Our ears have these two main functions; allowing us to both hear and maintain our balance. However, throughout the duration of a lifetime, the hearing function of our ears become worn out and less effective. In fact, one of three adults over the age of 65 has a hearing loss and half of seniors over the age of 75 have a hearing loss. Such loss is commonly due to over-exposure to noise, heredity or both.
The signs of hearing loss is normally relatively easy to detect:
1) If you notice everyone sounds muffled.
2) It is difficult to understand words.
3) You request others to speak more slowly, clearly or loudly.
4) Often need to turn up the volume on your TV or radio.
If you suffer from any of the above, combined with a desire to withdraw from conversations or avoid social settings, it is highly likely that you are suffering from a loss of hearing.
Most hearing loss results from damage to the cochlea ( a coiled structure in the inner ear responsible for hearing ). This loss is usually a result of prolonged exposure to loud noises of 85 decibel or higher. A decibel is the unit used to measure degrees of loudness and is often abbreviated to dB.
Other common causes of hearing are:
1) Ear infections.
2) Abnormal bone growths.
3) Tumors of the outer or middle ear.
4) Ruptured ear drums.
Other non-age related causes for deafness include Auditory Neuropathy, Meniere’s Disease, Noise Ostosclerosis and Usher’s Syndrome.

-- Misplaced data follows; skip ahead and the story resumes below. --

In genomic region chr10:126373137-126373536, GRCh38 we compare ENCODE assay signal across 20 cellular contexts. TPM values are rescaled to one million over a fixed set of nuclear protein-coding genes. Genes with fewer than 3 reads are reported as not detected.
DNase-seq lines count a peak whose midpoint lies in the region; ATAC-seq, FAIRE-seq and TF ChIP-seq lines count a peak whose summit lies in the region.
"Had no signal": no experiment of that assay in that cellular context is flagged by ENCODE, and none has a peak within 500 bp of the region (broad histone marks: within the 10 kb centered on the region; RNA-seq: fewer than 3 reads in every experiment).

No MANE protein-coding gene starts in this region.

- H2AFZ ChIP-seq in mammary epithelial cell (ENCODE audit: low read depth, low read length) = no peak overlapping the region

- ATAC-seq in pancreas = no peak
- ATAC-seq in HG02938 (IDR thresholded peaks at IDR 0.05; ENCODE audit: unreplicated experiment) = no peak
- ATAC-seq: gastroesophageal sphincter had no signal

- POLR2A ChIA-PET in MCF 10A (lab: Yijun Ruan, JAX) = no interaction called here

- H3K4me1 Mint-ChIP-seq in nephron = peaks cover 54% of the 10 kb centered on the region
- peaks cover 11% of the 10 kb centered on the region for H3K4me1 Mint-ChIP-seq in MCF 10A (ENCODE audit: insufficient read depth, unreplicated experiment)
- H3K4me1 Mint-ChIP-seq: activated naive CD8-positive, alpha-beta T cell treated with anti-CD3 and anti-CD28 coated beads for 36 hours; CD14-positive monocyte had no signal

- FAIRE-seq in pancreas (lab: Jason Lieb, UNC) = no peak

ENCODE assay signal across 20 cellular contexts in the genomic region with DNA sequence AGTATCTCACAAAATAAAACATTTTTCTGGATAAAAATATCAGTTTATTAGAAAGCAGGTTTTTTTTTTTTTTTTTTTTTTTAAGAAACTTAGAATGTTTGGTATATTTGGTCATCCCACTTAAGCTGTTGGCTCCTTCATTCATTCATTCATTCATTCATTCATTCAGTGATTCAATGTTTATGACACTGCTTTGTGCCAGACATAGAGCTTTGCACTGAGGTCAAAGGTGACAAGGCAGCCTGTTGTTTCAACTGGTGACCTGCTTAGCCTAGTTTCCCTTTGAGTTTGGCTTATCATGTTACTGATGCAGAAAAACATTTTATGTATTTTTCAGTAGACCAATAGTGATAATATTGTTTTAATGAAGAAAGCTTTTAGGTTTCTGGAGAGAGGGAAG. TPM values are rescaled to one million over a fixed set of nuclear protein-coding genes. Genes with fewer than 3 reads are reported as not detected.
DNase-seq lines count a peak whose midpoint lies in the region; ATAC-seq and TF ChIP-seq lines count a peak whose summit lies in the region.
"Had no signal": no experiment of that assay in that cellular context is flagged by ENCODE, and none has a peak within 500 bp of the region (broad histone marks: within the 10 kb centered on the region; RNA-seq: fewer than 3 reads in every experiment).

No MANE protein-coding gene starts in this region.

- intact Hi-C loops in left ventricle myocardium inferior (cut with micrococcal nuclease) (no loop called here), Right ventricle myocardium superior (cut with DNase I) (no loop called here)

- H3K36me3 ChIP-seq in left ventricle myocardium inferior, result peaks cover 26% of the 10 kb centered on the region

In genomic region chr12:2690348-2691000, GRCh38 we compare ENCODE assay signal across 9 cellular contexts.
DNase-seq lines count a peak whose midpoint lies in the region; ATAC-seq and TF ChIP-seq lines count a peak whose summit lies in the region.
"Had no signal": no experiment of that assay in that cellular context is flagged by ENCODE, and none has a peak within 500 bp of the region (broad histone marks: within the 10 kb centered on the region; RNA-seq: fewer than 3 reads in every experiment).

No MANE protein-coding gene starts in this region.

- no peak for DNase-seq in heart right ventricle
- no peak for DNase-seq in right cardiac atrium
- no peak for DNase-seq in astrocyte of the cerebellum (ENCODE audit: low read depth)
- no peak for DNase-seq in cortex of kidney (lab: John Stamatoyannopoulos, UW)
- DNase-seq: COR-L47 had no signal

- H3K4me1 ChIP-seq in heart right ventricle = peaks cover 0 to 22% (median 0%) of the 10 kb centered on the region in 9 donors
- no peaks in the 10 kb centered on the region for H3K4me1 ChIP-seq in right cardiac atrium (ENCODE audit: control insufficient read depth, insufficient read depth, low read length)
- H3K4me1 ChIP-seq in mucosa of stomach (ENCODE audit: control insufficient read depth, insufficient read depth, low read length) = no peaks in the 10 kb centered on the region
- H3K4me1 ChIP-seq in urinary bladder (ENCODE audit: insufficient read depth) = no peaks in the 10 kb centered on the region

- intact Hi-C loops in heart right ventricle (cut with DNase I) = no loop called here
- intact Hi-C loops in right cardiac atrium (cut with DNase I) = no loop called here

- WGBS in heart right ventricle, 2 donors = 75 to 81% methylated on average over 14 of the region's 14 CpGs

There are three basic types of hearing loss:
Type # 1 – Conductive Hearing Loss
This occurs when sound is not conducted efficiently to the middle ear, which may be caused by fluid, earwax, infection, foreign matter or malformation of the middle or outer ear.
Type # 2 – Sensorineural Hearing Loss
This condition occurs when there is damage to the inner ear ( cochlea ) or to the nerve pathways from the inner ear to the brain. Disease, birth injury, drugs or genetic syndromes can also be causes of Sensorineural hearing loss. Additional causes may include noise exposure, viruses, head trauma, aging and tumors.
A person suffering from this type of hearing loss may exhibit a lack of speech comprehension.
Type # 3 – Mixed Hearing Loss
Sometimes a person may suffer from conductive hearing loss combined with a Sensorineural hearing loss. This type of hearing loss is known as mixed hearing loss.
A person can have a loss of hearing in one ear or in both ears. The degree of the severity of hearing loss in each ear may be equal or disparate. The loss of hearing can either occur suddenly or over a long period of time.
Some people suffer from hearing losses that fluctuate and their condition may worsen or improve erratically. This is usually caused by an ear infection causing conductive hearing loss.
If you suspect you have a hearing problem, you should consult your health specialist to get a professional diagnosis and appropriate treatment for your condition.